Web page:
''We're Still at the Beginning''
One year ago, Hosni Mubarak was still in charge, and no one could have imagined that mass protests would end his presidency. More than nine months later, Egypt's reform process seems to have come to a standstill. Have the protesters failed?
Alaa Al Aswany: Of course I believe that the Egyptian revolution achieved a great thing by forcing one of the most terrible dictators, Hosni Mubarak, to step down. But since then, I don't think we have been on the right track. All the decisions made by the SCAF (Supreme Council of the Armed Forces – ed.) were not made to protect the revolution. On the contrary, the SCAF has shown the tendency to preserve Mubarak's regime. So we have a very unique situation in Egypt now: Mubarak is no longer in power, but Mubarak's regime is.
The elections showed this. Despite fair voting, the elections are not fair. Voting is just one step in the election procedure. Everything was prepared from the beginning by the SCAF and the election law to push the Muslim Brotherhood to a majority.
For example, the electoral zones were so big that the revolutionary youth couldn't afford to participate. In one electoral zone, we discovered that there were 176 employees in charge of the elections and that these 176 employees are founding members of the Muslim Brotherhood. I don't think that the coming parliament will represent the Egyptian revolution at all. You can see that in Egypt, the revolution is still on the street. The revolution of the youth doesn't think this will ever be its parliament.
So you agree with some analysts who think that Egypt hasn't experienced a real revolution, who say that only a very small part of an elite group has been replaced, i.e. the inner circle of the Mubarak regime, and that the only new power in the power-sharing system is the Muslim Brotherhood. Would you agree with that?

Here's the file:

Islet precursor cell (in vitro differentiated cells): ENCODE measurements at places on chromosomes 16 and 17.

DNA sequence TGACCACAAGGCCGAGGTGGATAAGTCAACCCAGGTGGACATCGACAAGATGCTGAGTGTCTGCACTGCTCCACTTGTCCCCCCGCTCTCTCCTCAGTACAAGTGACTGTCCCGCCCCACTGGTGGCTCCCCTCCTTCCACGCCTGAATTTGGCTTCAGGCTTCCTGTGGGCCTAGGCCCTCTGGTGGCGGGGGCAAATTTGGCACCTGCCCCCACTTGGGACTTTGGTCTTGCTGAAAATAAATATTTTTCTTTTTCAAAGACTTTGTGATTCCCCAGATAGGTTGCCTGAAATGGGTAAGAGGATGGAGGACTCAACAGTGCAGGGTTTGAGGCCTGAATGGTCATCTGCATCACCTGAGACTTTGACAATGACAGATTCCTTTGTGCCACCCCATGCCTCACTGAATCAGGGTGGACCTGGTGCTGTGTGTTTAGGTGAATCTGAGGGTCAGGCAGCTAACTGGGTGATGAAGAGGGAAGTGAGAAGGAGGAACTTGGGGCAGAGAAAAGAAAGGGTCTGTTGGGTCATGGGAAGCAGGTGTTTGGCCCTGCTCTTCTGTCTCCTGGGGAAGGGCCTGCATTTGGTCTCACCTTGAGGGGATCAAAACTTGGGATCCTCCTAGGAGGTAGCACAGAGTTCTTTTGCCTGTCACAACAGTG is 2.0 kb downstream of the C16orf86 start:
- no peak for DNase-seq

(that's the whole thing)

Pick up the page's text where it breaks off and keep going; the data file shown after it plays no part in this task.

Al Aswany: I think these analysts confuse two things: the revolution and the achievement of the revolution. The term revolution is objective, not an objective. There are two elements that determine whether this is a revolution or not: first, the participation of the people. We had more than 20 per cent participation in the January revolution. We have more than 20 million people.
Second, the aim of the revolution should be the elimination of the old regime. And when I say regime, I'm not only talking about political; I'm also talking about the cultural regime, the social regime and the political regime.
I believe the Egyptian revolution really was in this sense and by definition one of the most typical revolutions in history. I would say that the Egyptian revolution was more of a revolution than some in Eastern Europe. But the achievement of the revolution is still a long way off. We are talking about nine months here; we're still at the beginning. Still, the Egyptian revolution is one of the greatest revolutions in history – whether the analysts like it or not.
What do you think it will take to fulfil the demands of the January/February revolution?
Al Aswany: If you compare our revolution to other revolutions, you see that it takes time. You are eliminating an entire regime, and we were not lucky because the military council was not in favour of the revolution. But I am still very optimistic because in the beginning, no one could ever have imagined that Mubarak would be forced to step down.